Imran Khan (Photo: AAMIR QURESHI/AFP/Getty Images)

Pakistan’s opposition leaders Saturday slammed the government’s move to form a Commission of Inquiry (CoI) to probe how the national debt increased from Rs 6,000 billion to Rs 30,000 billion rupees in last ten years.

Prime Minister Imran Khan recently announced that the government would form a commission to investigate how cash-strapped Pakistan’s debt increased by Rs 24,000 billion between 2008 and 2018, during the successive five-year period of the Pakistan Peoples Party (PPP) and the Pakistan Muslim League-Nawaz (PML-N) regime.

The Pakistan government on Friday notified the formation of the 11-member Commission of Inquiry, headed by the Deputy Chairman of the National Accountability Bureau (NAB) Hussain Asghar.

Opposing the move, senior PML-N leader and daughter of jailed former prime minister Nawaz Sharif, Maryam Nawaz demanded the probe should begin from the year 1999 – when former Pakistan Army chief General (retd) Pervez Musharraf came to power and also include the loans taken by the Khan government.

“The nalaiq-i-azam (a term she uses for Khan) has borrowed Rs 5,000 billion in the first 10 months of his government. The total amount borrowed by the PML-N during its tenure was Rs 10,000 billion,” she said.

Former Prime Minister Shahid Khaqan Abbasi and senior PML-N leader also raised objection to the probe, saying that “those having no knowledge of economy will not determine whether the decisions of the elected governments were right or wrong”.

The PPP already objected to the formation of commission and its leader Asif Ali Zardari said that it was not the right way to improve economy.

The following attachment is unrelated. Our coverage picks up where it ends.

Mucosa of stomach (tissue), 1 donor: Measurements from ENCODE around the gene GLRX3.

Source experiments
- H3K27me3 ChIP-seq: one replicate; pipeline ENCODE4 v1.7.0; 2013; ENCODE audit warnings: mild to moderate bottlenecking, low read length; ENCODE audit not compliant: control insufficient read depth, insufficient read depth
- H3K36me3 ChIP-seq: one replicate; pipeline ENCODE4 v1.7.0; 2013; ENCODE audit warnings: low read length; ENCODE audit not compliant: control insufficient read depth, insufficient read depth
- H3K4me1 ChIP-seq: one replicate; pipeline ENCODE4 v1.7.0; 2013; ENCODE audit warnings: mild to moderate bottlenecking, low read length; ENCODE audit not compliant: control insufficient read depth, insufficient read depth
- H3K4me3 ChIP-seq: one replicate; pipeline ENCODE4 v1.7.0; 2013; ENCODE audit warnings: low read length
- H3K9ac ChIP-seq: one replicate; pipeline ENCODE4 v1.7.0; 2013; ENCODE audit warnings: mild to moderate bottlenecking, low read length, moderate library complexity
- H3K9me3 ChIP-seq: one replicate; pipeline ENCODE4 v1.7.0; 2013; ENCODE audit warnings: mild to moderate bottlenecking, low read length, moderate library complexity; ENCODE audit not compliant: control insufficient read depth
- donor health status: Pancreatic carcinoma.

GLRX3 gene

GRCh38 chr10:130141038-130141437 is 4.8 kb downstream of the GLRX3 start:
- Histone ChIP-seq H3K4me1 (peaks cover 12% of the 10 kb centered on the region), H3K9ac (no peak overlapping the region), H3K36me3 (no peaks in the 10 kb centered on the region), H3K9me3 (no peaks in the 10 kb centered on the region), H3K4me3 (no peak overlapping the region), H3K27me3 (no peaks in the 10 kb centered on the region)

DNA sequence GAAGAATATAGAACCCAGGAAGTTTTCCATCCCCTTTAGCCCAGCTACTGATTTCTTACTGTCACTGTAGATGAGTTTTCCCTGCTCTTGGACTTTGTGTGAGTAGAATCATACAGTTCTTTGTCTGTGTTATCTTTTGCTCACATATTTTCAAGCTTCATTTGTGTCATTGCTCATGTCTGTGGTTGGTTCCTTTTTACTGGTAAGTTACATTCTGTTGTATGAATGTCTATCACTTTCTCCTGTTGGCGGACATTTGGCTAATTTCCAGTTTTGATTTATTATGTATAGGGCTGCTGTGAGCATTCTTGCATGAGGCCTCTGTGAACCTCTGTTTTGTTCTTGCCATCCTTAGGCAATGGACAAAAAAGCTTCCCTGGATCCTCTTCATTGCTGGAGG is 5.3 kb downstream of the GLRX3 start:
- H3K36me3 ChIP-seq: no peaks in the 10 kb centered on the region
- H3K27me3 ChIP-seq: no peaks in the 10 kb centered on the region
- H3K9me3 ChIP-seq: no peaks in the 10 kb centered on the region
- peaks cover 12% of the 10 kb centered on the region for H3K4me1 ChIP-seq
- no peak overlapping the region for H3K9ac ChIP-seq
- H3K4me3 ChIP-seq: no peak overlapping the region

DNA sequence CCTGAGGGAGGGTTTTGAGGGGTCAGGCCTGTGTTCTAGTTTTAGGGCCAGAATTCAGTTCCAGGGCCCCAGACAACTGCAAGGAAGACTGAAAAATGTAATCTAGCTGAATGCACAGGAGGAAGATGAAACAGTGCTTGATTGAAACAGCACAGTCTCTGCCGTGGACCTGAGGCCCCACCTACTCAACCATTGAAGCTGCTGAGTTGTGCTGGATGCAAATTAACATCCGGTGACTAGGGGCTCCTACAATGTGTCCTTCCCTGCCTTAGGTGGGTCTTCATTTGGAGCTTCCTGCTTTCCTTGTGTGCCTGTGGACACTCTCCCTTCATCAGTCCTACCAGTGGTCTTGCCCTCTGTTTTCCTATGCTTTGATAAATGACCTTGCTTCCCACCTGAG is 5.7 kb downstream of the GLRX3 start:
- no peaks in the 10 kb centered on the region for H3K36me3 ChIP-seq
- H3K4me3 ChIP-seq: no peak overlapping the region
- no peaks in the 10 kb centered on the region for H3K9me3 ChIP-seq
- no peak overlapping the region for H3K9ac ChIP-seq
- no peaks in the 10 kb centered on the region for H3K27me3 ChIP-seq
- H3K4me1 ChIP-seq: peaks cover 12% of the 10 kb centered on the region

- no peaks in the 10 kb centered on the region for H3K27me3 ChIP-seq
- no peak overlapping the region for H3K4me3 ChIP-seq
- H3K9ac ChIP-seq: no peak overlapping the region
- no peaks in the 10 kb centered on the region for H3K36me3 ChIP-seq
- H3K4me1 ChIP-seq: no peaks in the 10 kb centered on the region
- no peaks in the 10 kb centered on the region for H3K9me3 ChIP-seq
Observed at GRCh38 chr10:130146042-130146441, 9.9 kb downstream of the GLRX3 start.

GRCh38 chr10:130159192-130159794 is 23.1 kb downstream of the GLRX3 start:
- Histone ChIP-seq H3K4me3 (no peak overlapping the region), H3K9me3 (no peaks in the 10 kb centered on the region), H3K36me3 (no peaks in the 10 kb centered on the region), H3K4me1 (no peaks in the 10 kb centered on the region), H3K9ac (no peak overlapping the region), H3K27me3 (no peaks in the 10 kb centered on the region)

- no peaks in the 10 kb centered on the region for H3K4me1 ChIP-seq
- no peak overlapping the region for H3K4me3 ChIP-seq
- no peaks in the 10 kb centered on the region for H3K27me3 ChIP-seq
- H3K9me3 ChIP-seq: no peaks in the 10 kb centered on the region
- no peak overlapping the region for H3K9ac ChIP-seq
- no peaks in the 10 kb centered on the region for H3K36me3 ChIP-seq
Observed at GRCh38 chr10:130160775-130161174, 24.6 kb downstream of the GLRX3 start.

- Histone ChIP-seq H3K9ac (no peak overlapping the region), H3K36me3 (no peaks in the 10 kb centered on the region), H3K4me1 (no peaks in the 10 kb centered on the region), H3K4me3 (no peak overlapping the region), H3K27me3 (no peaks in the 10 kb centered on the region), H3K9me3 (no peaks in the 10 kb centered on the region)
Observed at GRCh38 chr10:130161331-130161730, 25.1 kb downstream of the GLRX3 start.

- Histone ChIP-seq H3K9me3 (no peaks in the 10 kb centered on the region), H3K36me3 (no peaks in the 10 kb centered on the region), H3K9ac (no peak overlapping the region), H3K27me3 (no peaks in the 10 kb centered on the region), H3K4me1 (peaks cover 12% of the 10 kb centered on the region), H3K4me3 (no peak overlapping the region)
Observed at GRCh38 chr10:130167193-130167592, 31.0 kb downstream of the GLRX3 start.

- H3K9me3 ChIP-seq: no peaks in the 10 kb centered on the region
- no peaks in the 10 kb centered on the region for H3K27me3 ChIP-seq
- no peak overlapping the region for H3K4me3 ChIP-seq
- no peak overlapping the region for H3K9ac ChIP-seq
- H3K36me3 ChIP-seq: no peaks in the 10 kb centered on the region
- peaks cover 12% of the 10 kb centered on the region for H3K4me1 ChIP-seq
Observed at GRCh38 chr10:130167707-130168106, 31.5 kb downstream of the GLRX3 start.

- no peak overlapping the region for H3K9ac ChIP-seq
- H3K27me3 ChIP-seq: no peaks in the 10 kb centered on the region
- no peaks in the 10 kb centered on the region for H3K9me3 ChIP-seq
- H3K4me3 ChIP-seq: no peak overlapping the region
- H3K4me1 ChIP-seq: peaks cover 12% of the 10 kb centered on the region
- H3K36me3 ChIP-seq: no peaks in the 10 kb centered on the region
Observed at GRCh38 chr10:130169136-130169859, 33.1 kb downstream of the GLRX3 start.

The Commission comprises representatives of the Military Intelligence, Inter-Services Intelligence, Intelligence Bureau, Federal Investigation Agency, NAB, State Bank of Pakistan, Federal Board of Revenue, Securities and Exchange Commission of Pakistan, Accountant General Pakistan Revenue and special secretary of finance division.

It has been asked to finalise the report in six months but time can be extended with the approval of the Prime Minister.

It will probe the utilisation of debt money on the development programmes and determine if it was misused or not.

The commission will also investigate about the award or implementation of any contract, agreement or project and whether any debt was taken for a particular project or undertaking and the same was then spent on that project or not.

It will also conclude if the terms and conditions of any public contract were tainted, benevolent or artificially inflated to facilitate any kick-backs and, if so, in whose favour.

It will also ascertain whether any holders of public office or their spouses, children and any person connected to them expended any public funds to meet personal or private expenditures, beyond what is permitted under the law and rules.